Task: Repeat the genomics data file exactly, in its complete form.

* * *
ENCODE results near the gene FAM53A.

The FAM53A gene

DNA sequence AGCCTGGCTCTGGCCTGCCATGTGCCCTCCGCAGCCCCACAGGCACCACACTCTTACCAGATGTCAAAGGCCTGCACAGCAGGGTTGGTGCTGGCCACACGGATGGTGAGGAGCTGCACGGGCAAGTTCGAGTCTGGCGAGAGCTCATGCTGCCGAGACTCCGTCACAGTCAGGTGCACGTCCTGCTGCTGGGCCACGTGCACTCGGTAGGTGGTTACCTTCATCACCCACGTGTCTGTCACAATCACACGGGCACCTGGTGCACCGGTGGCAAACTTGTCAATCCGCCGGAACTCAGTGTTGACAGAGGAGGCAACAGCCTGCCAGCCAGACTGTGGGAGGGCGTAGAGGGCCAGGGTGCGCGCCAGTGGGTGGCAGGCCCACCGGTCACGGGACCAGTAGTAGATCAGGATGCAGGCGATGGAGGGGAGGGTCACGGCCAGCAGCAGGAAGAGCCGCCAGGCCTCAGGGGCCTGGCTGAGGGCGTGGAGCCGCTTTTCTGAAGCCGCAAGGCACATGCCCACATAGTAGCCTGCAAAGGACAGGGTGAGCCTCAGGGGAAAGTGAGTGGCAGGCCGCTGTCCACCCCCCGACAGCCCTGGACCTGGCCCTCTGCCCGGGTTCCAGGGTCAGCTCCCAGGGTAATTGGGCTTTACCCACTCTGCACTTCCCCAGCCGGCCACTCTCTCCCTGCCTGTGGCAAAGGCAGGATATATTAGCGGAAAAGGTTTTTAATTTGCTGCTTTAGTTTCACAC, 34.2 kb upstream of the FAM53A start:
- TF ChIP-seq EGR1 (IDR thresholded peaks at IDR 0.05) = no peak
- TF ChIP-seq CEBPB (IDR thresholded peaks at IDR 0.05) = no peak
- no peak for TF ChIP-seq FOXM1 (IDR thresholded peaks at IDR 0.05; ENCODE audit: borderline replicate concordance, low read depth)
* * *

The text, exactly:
ENCODE results near the gene FAM53A.

The FAM53A gene

DNA sequence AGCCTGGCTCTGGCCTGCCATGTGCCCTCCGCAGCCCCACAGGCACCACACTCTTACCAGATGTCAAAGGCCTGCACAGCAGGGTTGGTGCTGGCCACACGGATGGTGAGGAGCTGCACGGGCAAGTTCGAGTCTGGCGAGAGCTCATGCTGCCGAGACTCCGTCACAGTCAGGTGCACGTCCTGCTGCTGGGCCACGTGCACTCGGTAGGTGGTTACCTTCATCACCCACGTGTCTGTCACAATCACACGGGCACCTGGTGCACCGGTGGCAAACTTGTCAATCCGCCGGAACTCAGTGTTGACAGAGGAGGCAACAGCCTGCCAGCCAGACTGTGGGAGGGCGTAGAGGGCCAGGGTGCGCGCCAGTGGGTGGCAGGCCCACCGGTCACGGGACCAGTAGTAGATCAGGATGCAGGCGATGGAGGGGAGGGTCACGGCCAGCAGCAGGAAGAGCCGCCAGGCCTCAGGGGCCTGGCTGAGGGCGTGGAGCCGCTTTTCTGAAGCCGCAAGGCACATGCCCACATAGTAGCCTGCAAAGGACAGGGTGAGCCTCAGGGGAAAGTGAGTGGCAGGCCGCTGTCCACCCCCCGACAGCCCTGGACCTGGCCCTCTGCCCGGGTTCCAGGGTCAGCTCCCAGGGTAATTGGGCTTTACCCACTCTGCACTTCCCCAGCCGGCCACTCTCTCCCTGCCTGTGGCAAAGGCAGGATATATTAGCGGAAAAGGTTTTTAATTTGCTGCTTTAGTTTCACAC, 34.2 kb upstream of the FAM53A start:
- TF ChIP-seq EGR1 (IDR thresholded peaks at IDR 0.05) = no peak
- TF ChIP-seq CEBPB (IDR thresholded peaks at IDR 0.05) = no peak
- no peak for TF ChIP-seq FOXM1 (IDR thresholded peaks at IDR 0.05; ENCODE audit: borderline replicate concordance, low read depth)